In old mice, which do not learn as easily as their younger counterparts, there was indeed too much miRNA 34c. The miRNA-34c level was also elevated in mice that are used as specific research models of Alzheimer's disease. These mice carry a genetic mutation that can cause Alzheimer's in humans and show disturbances of memory function. Moreover, miRNA 34c seems to not only play a role in mice. Fischer and his colleagues showed these levels are also elevated in the brains of Alzheimer's patients.

In further mouse experiments, the researchers showed that miRNA 34c is actually causally involved in the pathogenesis of Alzheimer's disease and memory disorders. An artificial increase of miRNA-34c level in normal mice results in memory impairment in the animals. Secondly, as Fischer and his colleagues have shown, lowering miRNA-34c levels can restore learning ability in mouse models of Alzheimer's disease and in older mice. "Neurodegenerative diseases like Alzheimer's are associated with many factors. We hope that with the identification of micro-RNA 34c, we have found an important mediator of pathogenesis," says Fischer. "Micro-RNA 34c would then be a good candidate for the development of drugs against Alzheimer's."


Story Source:

The above story is based on materials provided by Helmholtz Association of German Research Centres. Note: Materials may be edited for content and length.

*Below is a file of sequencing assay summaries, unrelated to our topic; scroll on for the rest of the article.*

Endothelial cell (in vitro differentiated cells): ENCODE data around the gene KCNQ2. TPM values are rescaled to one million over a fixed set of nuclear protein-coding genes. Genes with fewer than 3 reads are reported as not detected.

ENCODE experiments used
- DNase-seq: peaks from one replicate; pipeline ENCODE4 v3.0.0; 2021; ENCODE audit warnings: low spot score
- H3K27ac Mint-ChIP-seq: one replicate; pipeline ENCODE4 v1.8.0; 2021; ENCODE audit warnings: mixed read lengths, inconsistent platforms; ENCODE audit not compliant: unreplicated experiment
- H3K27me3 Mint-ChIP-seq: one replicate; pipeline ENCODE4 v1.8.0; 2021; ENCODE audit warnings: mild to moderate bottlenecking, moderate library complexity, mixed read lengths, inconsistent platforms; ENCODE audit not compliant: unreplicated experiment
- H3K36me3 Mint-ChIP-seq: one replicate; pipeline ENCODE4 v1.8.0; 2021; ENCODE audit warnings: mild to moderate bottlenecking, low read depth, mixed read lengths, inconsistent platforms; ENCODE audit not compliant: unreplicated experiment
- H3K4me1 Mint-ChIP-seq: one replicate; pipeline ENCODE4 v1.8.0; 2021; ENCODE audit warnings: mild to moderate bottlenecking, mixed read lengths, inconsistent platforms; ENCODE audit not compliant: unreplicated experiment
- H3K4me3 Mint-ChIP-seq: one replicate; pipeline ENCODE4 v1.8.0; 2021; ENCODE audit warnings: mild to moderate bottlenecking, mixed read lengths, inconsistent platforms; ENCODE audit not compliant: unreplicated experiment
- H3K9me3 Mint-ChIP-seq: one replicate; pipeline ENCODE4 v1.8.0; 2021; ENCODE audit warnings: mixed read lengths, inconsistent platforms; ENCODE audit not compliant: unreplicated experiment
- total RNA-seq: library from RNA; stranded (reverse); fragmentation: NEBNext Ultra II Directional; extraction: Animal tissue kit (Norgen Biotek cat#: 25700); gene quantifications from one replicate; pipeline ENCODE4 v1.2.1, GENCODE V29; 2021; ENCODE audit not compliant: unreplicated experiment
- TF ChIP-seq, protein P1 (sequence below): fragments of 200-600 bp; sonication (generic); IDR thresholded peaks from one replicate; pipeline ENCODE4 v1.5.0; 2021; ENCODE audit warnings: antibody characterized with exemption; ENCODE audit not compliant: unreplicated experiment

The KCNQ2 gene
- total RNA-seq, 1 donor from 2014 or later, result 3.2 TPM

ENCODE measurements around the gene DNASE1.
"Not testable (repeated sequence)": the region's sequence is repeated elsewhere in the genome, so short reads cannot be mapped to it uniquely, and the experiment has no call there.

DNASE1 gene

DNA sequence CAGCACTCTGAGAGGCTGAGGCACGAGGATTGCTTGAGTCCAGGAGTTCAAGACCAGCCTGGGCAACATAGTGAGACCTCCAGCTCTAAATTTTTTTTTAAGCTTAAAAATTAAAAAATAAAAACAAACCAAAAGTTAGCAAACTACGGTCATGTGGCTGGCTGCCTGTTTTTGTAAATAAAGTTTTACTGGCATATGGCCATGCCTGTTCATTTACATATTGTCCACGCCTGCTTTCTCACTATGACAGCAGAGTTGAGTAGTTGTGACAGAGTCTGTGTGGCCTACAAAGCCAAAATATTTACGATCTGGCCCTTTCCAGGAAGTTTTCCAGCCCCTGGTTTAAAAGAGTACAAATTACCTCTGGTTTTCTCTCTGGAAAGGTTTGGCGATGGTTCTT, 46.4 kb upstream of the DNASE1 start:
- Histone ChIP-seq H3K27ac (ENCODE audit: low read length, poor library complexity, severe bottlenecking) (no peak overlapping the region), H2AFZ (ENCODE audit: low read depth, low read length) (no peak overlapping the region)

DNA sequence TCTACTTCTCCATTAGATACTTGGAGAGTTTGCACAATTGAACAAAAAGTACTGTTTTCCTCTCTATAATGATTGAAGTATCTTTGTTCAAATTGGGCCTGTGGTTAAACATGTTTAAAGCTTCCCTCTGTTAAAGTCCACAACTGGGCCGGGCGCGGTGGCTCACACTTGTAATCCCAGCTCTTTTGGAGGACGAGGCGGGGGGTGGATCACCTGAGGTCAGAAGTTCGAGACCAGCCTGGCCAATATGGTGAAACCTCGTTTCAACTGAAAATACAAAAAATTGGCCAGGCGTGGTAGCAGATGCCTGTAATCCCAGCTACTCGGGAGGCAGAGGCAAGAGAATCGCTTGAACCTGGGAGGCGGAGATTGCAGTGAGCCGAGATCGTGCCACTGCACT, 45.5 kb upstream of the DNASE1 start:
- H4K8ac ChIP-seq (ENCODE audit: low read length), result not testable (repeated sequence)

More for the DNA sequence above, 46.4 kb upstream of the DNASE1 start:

Journal Reference:

  1. Athanasios Zovoilis, Hope Y Agbemenyah, Roberto C Agis-Balboa, Roman M Stilling,Dieter Edbauer, Pooja Rao, Laurent Farinelli, Ivanna Delalle, Andrea Schmitt, Peter Falkai, Sanaz Bahari-Javan, Susanne Burkhardt, Farahnaz Sananbenesi1 & Andre Fischer. Micro-RNA-34C is a novel target to treat dementias. EMBO Journal, 2011.327

Cite This Page:

Helmholtz Association of German Research Centres. "A micro-RNA as a key regulator of learning and Alzheimer's disease." ScienceDaily. ScienceDaily, 25 September 2011. <www.sciencedaily.com/releases/2011/09/110923111259.htm>.
Helmholtz Association of German Research Centres. (2011, September 25). A micro-RNA as a key regulator of learning and Alzheimer's disease. ScienceDaily. Retrieved March 5, 2015 from www.sciencedaily.com/releases/2011/09/110923111259.htm
Helmholtz Association of German Research Centres. "A micro-RNA as a key regulator of learning and Alzheimer's disease." ScienceDaily. www.sciencedaily.com/releases/2011/09/110923111259.htm (accessed March 5, 2015).

Share This


More From ScienceDaily



More Mind & Brain News